Saturday, May 23, 2009

Tapestry at Acadia Art Gallery

Last night we went to the opening at the Acadia Art Gallery in Wolfville. The title of the show is 'Large/small - experiments with scale.
Since sometime before Christmas 2008 I had had a thought in my head that I wanted to weave a tapestry to submit to this show. There really was no excuses, I have a tapestry loom of a good size and I have access to all the raw materials I can ever desire (on the fleece/wool front at least =-)
So this is where it started when the tapestry really began to take form, shape and shade of colour.
Item #1 the tapestry loom was warped and ready to go.
Item #2 in on this list was 1 black sheep

Well, perhaps the fleece for the back ground was from this ewe, perhaps from one of the many other black young sheep I have or have had on my farm. This is what it looks like when the sheep has been sheared and the fleece has been washed, part of the process I take the fibres through before I can spin it all up.

Then of course there is carding the fleece and hours of spinning on one of my spinning wheels, a very enjoyable and immensely gratifying part of the process. In the end I have beautiful skeins of wool, which I can use for weaving the final expression of my thoughts.

Sometimes I make a small sampler so I can better decide where I want to go with this next piece

Although making a sampler does not mean that the finished piece will look exactly like my first attempt, it is more about the idea and the feeling for the shapes and then .... one never really knows where this will go - I always try very hard to make good decisions from the start, but the weaving and the colours and the shapes always choose their own way as the piece gets going.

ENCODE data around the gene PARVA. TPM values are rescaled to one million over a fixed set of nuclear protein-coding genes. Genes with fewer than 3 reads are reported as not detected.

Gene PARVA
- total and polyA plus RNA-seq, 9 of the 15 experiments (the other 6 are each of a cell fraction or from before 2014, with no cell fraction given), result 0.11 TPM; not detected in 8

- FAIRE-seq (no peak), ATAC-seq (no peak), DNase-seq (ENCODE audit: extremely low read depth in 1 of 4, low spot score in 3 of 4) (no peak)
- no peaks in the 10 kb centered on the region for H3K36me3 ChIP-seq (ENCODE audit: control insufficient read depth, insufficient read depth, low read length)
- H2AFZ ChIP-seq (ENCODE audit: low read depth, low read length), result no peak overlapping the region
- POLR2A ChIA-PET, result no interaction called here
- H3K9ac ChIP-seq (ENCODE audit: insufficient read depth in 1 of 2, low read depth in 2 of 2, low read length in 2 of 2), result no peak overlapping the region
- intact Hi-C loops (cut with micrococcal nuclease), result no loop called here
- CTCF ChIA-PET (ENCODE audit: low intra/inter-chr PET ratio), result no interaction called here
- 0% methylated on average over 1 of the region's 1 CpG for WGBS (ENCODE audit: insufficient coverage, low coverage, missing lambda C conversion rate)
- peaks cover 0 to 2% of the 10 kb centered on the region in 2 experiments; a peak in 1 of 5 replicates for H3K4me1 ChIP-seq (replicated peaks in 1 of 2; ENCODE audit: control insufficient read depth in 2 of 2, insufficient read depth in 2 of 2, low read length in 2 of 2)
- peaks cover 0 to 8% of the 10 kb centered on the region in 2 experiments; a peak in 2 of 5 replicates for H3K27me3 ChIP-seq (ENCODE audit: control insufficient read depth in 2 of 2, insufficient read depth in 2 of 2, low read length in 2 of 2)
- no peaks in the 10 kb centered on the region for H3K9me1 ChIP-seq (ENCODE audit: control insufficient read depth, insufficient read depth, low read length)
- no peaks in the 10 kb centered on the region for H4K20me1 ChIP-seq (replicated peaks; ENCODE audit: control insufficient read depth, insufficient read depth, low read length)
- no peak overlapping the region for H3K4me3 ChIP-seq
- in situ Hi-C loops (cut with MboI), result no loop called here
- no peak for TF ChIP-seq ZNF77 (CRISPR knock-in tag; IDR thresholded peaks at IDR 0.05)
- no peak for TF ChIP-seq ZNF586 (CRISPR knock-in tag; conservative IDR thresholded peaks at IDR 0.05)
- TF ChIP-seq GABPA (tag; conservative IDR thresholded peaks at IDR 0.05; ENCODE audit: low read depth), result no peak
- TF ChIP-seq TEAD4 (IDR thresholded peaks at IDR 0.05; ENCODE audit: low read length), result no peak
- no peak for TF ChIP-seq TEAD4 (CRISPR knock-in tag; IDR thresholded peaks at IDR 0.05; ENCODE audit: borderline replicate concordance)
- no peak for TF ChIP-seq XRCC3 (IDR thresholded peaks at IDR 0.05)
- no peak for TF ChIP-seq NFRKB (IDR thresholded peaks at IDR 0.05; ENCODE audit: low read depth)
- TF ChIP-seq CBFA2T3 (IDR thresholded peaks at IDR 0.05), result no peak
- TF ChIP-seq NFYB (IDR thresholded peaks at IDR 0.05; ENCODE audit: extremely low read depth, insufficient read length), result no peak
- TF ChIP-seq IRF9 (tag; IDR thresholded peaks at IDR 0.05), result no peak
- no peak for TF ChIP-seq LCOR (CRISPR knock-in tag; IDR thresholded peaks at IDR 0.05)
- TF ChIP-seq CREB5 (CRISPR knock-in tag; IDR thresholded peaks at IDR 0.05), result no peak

When weaving a tapestry, it is almost like playing with Lego - if you want to build a wall for a house or a bridge or anything you have to work steadily from the bottom up, exactly the way it is with tapestry weaving.

Start at the bottom and go up, up, up - 'building' the back ground, the image, the shapes, in the end it all comes off the loom and is most usually a happy surprise.

For a while I had thought a lot about acorns, their shape, size and colour and I decided that the Large/small - experiments with scale was a perfect place to give it a go. Also as I was visualizing acorns I thought about the story about Chicken Little who had an acorn fall on her head and she thought the sky was falling and the world was coming to an end. Her world didn't collapse, and probably ours won't either just now, but how many acorns would it take for us to wake up and at least pay a little attention to what is going on around us, human to human, human to environment, environment into food ..... the list goes on - however, my stash of words have been used up for today so thank you for reading this - and I hope you enjoy the photos and the story of the process of a tapestry coming into being.


  1. I enjoyed your description of the process of creating a tapestry. The challenge is to place a dollar value on a piece that you have literally nurtured from sheep to finished tapestry. How can you be appropriately, never mind adequately, paid for all the skills, creativity and time that went into the work? ~ Elly

  2. Thank you, Elly
    I don't know how to do that either, but I just aim and on this piece I have put $2300 - and some where hopefully someone acknowledges the whole package of work and expression which was involved in creating this piece.
    Thanks for bringing it up though, I had not thought about the dollar value as I wrote the piece, perhaps this is another post for another day - value -